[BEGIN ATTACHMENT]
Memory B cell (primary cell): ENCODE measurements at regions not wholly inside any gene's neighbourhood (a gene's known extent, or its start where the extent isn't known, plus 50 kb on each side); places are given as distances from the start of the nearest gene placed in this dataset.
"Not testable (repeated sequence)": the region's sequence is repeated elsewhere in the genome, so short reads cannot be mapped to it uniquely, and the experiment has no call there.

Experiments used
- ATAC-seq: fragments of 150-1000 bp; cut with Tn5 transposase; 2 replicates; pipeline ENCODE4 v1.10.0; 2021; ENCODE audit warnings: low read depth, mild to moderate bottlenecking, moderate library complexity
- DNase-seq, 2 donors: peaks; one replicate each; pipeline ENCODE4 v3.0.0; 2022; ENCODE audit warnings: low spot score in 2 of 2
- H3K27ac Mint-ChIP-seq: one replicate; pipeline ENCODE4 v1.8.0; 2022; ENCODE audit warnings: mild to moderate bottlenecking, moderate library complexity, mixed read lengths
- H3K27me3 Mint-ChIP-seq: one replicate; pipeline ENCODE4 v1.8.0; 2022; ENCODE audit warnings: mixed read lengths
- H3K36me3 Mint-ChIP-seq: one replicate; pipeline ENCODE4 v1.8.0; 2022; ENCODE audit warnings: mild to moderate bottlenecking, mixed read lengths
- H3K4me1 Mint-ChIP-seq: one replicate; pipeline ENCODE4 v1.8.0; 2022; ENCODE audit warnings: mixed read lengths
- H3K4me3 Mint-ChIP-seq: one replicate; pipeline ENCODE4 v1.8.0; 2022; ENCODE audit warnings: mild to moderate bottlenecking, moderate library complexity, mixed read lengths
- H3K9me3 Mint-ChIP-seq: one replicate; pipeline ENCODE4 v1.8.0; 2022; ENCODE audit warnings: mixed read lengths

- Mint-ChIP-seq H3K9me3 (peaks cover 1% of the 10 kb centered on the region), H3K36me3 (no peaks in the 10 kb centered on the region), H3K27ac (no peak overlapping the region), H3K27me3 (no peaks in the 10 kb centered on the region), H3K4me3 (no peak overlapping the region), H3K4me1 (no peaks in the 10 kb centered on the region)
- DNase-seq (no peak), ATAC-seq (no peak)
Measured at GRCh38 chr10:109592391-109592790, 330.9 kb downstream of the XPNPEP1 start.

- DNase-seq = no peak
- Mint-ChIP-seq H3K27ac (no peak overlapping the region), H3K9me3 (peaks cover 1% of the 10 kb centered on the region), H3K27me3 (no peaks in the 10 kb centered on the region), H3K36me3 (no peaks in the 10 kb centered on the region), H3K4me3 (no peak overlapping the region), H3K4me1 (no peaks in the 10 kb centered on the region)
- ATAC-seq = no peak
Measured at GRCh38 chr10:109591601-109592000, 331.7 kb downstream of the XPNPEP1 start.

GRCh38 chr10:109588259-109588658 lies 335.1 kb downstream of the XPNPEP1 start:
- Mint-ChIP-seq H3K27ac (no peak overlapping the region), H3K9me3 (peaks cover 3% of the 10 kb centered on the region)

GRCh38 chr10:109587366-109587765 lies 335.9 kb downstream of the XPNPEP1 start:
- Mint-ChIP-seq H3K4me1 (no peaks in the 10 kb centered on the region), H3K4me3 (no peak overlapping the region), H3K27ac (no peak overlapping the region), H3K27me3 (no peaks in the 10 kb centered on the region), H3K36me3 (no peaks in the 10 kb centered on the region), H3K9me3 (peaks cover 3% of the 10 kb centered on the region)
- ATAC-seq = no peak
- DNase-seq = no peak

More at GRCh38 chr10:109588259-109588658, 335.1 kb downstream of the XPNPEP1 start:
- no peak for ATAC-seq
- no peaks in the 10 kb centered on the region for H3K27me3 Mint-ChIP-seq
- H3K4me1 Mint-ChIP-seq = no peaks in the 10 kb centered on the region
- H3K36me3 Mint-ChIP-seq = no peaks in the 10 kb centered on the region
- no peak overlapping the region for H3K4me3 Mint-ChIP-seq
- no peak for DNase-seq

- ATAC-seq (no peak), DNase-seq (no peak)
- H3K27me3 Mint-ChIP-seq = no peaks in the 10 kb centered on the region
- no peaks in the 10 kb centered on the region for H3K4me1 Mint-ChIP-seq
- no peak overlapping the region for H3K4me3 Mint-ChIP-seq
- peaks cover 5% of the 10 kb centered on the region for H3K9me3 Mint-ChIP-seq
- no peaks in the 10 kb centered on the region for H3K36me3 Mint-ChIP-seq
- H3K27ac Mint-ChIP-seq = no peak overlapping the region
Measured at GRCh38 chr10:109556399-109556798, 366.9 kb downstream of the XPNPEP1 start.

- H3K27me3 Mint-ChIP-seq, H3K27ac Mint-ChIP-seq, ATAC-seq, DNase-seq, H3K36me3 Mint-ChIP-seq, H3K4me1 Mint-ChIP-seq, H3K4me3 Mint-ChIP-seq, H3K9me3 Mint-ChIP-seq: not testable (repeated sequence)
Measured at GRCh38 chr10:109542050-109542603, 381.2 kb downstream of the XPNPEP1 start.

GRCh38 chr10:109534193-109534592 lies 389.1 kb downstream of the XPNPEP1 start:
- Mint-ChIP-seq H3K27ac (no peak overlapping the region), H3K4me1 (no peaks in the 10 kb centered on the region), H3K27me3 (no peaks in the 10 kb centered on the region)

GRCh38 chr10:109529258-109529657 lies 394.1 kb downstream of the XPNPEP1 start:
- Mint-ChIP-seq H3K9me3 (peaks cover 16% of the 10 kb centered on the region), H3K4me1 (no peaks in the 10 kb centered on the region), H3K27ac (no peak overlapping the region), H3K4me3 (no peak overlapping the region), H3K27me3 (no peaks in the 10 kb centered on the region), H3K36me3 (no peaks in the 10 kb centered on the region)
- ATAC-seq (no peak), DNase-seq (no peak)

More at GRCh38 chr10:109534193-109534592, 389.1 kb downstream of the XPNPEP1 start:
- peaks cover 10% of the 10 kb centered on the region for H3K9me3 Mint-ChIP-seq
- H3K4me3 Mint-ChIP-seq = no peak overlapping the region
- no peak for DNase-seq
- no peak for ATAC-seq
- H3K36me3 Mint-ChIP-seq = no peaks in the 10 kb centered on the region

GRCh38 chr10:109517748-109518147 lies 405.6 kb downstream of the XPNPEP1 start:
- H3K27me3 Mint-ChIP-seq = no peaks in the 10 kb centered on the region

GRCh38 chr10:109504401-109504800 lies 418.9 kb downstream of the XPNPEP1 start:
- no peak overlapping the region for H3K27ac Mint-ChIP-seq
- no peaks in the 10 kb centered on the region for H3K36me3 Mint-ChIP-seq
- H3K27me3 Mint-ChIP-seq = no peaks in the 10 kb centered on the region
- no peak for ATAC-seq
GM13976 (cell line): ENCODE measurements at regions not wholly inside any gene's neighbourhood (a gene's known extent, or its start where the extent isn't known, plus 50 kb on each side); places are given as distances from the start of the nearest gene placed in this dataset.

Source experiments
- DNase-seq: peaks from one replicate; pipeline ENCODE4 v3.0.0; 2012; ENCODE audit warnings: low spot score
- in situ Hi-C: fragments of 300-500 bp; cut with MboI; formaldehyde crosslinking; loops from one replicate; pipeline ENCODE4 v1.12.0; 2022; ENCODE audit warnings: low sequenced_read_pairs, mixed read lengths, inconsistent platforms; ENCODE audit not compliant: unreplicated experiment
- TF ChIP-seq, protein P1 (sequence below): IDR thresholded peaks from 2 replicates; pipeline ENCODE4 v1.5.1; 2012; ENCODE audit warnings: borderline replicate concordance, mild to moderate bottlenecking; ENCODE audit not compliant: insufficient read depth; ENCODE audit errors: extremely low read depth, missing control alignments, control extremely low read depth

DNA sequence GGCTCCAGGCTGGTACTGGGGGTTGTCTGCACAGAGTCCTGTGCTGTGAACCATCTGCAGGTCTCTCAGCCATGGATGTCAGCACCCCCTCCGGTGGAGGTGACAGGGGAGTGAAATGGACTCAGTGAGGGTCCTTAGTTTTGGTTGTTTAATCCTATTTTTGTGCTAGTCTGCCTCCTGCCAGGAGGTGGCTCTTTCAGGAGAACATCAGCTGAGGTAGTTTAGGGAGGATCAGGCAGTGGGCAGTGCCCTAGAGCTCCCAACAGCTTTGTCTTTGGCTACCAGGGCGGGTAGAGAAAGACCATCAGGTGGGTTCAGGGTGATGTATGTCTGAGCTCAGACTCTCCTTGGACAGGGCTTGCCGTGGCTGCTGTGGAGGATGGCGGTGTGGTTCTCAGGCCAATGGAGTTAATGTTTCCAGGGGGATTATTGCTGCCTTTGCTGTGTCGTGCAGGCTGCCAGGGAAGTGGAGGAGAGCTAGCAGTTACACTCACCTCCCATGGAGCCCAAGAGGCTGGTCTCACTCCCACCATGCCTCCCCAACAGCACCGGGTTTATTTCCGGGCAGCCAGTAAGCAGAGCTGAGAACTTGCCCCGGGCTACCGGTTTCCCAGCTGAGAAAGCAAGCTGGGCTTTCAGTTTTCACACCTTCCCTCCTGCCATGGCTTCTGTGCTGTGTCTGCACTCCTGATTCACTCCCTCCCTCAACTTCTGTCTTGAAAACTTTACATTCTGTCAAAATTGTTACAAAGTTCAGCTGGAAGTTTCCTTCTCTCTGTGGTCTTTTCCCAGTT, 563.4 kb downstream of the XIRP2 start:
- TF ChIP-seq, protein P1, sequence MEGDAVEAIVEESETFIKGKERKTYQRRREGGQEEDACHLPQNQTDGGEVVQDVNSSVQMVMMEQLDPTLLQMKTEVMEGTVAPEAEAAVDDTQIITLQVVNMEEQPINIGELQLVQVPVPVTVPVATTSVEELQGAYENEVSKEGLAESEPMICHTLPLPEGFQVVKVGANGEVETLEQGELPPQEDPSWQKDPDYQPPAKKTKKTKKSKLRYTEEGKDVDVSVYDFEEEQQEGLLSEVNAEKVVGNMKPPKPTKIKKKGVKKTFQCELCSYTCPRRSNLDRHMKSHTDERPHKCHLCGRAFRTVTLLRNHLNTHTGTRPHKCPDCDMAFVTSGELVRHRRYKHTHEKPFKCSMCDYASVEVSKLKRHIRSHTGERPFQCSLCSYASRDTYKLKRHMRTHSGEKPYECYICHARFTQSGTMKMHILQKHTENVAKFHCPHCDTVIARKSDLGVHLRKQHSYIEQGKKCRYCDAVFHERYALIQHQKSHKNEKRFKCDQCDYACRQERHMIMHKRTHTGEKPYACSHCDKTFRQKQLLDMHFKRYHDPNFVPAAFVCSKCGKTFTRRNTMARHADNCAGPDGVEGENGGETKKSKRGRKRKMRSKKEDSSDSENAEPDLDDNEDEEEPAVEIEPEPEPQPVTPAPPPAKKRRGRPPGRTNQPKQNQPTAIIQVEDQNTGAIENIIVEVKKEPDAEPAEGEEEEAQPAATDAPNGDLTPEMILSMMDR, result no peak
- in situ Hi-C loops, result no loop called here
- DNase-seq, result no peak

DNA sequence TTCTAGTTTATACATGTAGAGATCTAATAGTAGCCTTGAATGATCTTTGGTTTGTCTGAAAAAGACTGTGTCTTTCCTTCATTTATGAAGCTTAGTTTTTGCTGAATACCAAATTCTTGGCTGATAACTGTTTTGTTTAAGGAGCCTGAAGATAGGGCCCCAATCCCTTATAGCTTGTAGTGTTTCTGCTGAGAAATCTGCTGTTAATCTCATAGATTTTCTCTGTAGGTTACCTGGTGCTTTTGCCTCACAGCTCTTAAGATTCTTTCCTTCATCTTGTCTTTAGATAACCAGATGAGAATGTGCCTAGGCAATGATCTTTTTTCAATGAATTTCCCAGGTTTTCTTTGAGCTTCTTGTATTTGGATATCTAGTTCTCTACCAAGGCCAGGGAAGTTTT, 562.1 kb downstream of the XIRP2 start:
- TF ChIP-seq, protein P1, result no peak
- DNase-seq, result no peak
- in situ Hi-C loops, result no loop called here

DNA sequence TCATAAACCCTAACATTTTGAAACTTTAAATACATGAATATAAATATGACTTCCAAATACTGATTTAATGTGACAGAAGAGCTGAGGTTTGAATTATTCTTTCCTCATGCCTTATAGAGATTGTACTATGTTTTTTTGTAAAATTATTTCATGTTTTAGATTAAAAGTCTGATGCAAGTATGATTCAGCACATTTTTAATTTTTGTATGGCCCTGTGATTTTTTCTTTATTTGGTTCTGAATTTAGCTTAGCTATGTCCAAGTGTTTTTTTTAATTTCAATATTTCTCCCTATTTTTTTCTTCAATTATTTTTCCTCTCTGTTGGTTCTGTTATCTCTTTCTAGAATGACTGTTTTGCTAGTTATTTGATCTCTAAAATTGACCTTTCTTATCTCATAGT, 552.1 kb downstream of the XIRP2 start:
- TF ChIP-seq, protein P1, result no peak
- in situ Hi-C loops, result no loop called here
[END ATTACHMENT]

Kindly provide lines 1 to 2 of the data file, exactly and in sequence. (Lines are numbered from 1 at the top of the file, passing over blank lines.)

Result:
Memory B cell (primary cell): ENCODE measurements at regions not wholly inside any gene's neighbourhood (a gene's known extent, or its start where the extent isn't known, plus 50 kb on each side); places are given as distances from the start of the nearest gene placed in this dataset.
"Not testable (repeated sequence)": the region's sequence is repeated elsewhere in the genome, so short reads cannot be mapped to it uniquely, and the experiment has no call there.